[EZ-Lactate Assay kit] Biphasic Regulation of Mitogen-Activated Protein Kinase Phosphatase 3 in Hypoxic Colon Cancer Cells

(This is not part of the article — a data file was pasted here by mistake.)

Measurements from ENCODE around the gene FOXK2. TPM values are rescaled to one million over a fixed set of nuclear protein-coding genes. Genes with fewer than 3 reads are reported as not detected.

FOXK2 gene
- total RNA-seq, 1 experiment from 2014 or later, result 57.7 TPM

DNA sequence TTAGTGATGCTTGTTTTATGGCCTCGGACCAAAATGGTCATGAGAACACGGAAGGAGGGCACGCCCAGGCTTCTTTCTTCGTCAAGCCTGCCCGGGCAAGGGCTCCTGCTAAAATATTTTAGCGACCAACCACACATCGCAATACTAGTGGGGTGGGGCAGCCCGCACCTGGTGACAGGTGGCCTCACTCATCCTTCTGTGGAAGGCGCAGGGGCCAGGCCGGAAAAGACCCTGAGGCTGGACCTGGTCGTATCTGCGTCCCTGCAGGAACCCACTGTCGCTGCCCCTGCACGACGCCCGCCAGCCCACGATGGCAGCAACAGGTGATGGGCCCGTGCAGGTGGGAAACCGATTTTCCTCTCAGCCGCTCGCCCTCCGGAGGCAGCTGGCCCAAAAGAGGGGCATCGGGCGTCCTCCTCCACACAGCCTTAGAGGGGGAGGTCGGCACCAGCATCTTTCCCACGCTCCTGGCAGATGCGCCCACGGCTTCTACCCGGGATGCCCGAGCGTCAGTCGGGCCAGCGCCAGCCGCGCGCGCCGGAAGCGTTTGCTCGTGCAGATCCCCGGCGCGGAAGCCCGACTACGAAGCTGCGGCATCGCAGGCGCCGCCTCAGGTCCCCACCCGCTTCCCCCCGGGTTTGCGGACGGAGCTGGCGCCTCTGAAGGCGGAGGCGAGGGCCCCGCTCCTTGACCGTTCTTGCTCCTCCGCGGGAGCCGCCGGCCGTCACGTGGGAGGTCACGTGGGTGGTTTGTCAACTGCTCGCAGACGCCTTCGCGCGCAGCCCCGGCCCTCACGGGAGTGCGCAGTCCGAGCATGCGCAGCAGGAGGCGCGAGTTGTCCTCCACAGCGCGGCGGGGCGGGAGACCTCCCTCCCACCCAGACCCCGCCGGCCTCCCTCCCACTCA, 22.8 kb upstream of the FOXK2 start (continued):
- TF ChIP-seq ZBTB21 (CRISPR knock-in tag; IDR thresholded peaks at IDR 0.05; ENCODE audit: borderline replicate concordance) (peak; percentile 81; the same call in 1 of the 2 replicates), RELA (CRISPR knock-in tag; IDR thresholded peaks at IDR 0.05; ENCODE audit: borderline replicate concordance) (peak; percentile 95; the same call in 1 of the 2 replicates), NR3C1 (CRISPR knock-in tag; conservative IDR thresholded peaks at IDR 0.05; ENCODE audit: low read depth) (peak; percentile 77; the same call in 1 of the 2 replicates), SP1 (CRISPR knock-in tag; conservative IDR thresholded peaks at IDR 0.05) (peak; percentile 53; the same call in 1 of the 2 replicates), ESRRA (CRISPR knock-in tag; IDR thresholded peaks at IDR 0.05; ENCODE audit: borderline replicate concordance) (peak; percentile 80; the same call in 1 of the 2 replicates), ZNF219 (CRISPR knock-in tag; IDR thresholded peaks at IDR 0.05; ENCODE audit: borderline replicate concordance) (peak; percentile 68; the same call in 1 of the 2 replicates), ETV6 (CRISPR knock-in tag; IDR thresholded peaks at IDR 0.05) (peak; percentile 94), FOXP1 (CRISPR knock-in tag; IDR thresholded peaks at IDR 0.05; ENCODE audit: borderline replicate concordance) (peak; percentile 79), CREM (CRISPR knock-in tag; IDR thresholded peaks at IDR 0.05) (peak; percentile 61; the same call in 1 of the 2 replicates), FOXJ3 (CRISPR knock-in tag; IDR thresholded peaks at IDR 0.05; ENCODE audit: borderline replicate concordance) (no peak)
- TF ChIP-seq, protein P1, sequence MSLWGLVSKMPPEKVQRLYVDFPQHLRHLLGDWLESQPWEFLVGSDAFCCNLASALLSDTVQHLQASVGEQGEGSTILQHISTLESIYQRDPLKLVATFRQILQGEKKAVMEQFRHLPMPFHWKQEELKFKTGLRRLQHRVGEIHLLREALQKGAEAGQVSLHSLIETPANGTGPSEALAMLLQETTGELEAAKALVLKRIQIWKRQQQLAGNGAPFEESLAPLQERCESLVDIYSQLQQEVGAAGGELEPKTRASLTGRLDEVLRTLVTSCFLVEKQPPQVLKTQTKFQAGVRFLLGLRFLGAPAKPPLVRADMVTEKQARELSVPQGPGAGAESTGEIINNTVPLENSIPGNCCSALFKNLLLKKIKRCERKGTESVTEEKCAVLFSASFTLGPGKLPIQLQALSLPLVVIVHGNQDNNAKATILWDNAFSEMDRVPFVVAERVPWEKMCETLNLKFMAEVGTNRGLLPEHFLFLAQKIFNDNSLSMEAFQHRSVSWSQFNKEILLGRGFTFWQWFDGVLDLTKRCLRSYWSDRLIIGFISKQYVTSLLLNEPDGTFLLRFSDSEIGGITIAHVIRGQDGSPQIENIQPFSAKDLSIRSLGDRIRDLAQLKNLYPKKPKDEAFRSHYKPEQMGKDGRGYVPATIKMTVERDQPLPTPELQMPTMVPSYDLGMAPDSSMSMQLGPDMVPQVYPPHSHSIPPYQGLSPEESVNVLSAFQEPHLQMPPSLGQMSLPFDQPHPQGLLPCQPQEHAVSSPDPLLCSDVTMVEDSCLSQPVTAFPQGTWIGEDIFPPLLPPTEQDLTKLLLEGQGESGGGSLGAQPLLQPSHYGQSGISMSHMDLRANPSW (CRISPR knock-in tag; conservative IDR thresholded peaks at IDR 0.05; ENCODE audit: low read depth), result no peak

Hypoxia, or low oxygen tension, is a hallmark of the tumor microenvironment. The hypoxia-inducible factor-1α (HIF-1α) subunit plays a critical role in the adaptive cellular response of hypoxic tumor cells to low oxygen tension by activating gene-expression programs that control cancer cell metabolism, angiogenesis, and therapy resistance. Phosphorylation is involved in the stabilization and regulation of HIF-1α transcriptional activity. HIF-1α is activated by several factors, including the mitogen-activated protein kinase (MAPK) superfamily. MAPK phosphatase 3 (MKP-3) is a cytoplasmic dual-specificity phosphatase specific for extracellular signal-regulated kinase 1/2 (Erk1/2). Recent evidence indicates that hypoxia increases the endogenous levels of both MKP-3 mRNA and protein. However, its role in the response of cells to hypoxia is poorly understood. Herein, we demonstrated that small-interfering RNA (siRNA)-mediated knockdown of MKP-3 enhanced HIF-1α (not HIF-2α) levels. Conversely, MKP-3 overexpression suppressed HIF-1α (not HIF-2α) levels, as well as the expression levels of hypoxia-responsive genes (LDHA, CA9, GLUT-1, and VEGF), in hypoxic colon cancer cells. These findings indicated that MKP-3, induced by HIF-1α in hypoxia, negatively regulates HIF-1α protein levels and hypoxia-responsive genes. However, we also found that long-term hypoxia (>12 h) induced proteasomal degradation of MKP-3 in a lactic acid-dependent manner. Taken together, MKP-3 expression is modulated by the hypoxic conditions prevailing in colon cancer, and plays a role in cellular adaptation to tumor hypoxia and tumor progression. Thus, MKP-3 may serve as a potential therapeutic target for colon cancer treatment.